Changes to Social Security’s Disability Listings for Musculoskeletal Disorders

Social Security has made extensive changes to its musculoskeletal disability listings, effective April 2, 2021.

Social Security has made changes to its musculoskeletal disability listings, effective April 2, 2021. (The criteria in the new listing will apply to new applications filed on or after that date and to pending claims.) The musculoskeletal listings cover back and spine issues, joint issues, amputations, and broken bones. The main changes include the following:

  • All listings have been renumbered and now have multiple requirements.
  • There is a new listing for pathologic fractures caused by a disease process, rather than trauma, as well as a new listing for spinal stenosis separate from other spinal disorders.
  • Spinal arachnoiditis will now be evaluated under the neurological listings (listing 11.08) rather than the musculoskeletal listings.
  • In the new listings, Social Security places an emphasis on documentation from an acceptable medical source (such as a doctor, surgeon, or nurse practitioner), as well as medical imaging, such as MRIs.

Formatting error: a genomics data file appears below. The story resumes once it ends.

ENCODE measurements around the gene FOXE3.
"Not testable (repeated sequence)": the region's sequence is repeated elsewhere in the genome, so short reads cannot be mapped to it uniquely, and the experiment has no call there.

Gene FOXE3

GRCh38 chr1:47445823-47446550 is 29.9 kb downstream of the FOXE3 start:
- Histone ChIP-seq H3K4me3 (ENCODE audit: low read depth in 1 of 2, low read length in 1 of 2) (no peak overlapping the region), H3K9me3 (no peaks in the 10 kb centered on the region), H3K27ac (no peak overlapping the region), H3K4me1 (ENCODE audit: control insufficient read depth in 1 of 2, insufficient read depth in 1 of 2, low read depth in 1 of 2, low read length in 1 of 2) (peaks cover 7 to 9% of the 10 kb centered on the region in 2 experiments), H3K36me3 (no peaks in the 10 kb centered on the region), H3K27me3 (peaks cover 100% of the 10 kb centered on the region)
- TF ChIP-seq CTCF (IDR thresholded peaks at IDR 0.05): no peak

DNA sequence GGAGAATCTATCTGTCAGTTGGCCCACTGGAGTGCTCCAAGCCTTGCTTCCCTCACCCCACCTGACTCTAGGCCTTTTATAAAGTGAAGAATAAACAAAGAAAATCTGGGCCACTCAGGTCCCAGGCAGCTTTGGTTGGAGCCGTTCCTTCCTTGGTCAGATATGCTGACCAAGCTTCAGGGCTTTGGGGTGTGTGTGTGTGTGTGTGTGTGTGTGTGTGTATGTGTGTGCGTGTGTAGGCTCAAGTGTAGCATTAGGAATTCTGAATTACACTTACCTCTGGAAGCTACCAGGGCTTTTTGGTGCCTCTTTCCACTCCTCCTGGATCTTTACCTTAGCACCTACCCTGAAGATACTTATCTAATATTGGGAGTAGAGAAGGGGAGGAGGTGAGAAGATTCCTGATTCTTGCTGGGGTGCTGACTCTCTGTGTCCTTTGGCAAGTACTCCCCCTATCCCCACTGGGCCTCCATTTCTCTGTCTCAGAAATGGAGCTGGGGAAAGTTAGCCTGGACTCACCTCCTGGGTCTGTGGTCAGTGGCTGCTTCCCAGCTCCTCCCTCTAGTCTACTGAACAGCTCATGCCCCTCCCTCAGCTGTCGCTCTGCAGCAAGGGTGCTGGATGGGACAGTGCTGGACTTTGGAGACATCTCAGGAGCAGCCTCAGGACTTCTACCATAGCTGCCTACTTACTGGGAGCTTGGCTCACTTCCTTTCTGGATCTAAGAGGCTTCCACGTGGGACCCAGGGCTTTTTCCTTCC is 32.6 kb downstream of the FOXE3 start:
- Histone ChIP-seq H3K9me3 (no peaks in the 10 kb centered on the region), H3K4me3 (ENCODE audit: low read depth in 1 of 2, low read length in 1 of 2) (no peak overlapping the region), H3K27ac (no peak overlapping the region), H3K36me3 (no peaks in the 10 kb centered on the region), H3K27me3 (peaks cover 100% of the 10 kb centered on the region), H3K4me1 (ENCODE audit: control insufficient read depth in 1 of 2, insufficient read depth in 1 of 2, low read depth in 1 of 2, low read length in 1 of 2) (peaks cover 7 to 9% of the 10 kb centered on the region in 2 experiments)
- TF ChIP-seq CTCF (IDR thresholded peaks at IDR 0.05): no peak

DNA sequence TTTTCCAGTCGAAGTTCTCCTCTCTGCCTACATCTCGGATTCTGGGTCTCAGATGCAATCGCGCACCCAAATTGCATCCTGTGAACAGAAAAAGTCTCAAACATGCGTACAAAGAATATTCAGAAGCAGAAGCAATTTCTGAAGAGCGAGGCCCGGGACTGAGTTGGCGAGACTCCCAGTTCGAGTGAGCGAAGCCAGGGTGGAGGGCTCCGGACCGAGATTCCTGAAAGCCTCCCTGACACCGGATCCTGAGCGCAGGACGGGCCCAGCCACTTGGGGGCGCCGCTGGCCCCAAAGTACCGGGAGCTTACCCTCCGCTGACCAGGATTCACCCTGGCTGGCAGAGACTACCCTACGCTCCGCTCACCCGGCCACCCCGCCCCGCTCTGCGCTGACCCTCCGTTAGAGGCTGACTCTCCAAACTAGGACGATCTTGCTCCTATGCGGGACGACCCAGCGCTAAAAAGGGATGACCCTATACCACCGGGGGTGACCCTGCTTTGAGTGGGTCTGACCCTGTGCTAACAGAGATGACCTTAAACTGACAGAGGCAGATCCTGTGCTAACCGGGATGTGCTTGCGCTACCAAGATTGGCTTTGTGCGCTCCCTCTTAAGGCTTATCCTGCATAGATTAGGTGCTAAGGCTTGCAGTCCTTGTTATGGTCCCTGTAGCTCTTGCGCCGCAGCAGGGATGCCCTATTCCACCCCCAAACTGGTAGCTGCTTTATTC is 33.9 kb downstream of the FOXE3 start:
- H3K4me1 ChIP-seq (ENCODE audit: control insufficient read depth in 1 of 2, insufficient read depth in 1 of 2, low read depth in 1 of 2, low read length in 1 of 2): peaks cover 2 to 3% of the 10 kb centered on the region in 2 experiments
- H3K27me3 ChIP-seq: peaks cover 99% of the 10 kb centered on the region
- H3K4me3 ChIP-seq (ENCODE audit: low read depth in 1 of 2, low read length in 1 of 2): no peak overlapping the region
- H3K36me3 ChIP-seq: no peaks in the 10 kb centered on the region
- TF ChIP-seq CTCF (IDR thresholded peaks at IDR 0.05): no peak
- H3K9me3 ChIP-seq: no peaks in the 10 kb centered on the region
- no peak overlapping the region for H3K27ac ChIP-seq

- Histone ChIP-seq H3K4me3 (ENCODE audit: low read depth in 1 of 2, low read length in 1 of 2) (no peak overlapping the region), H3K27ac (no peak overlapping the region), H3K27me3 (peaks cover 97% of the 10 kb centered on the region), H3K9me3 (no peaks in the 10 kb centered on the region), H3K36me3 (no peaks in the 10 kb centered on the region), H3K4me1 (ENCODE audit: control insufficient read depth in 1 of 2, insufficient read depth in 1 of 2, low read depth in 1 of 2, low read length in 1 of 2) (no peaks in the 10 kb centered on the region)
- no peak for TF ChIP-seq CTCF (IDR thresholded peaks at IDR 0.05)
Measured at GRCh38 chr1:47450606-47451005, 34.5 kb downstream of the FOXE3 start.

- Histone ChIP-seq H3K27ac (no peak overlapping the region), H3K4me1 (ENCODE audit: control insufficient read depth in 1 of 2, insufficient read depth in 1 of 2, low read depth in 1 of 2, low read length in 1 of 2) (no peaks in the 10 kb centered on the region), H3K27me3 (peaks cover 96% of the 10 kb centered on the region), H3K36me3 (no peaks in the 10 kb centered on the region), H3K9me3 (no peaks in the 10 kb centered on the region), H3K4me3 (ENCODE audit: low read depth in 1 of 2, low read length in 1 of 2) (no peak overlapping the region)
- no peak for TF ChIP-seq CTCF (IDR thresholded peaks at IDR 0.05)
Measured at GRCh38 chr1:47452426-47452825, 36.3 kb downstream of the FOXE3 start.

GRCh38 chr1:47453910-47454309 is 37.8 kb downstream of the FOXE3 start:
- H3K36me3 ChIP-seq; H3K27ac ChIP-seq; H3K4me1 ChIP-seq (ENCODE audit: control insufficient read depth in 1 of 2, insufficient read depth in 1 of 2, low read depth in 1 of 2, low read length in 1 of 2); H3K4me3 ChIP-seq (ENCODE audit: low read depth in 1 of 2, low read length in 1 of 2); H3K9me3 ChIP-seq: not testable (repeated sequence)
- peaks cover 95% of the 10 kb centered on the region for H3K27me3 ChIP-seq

• A factor common to these listings is either inability to use both hands for work-related functions due to a disease like arthritis, or hands that are not available for work-related functions because they must be used for use of devices to walk, like crutches or a wheelchair. The SSA emphasizes that inability to ambulate is no longer the basis of a disabling impairment, but rather both of the upper extremities not being available for work-related functions. Needing a wheelchair or other seated mobility device that involves the use of only one hand is not a basis of a disabling impairment under the new listings.
  • Changes in child listings parallel those for adults, except that an inability to perform age-appropriate activities is the criterion rather than work-related abilities.

The new listings will be explained in depth in the next edition of Nolo's Guide to Social Security Disability: Getting & Keeping Your Benefits, by David Morton, M.D..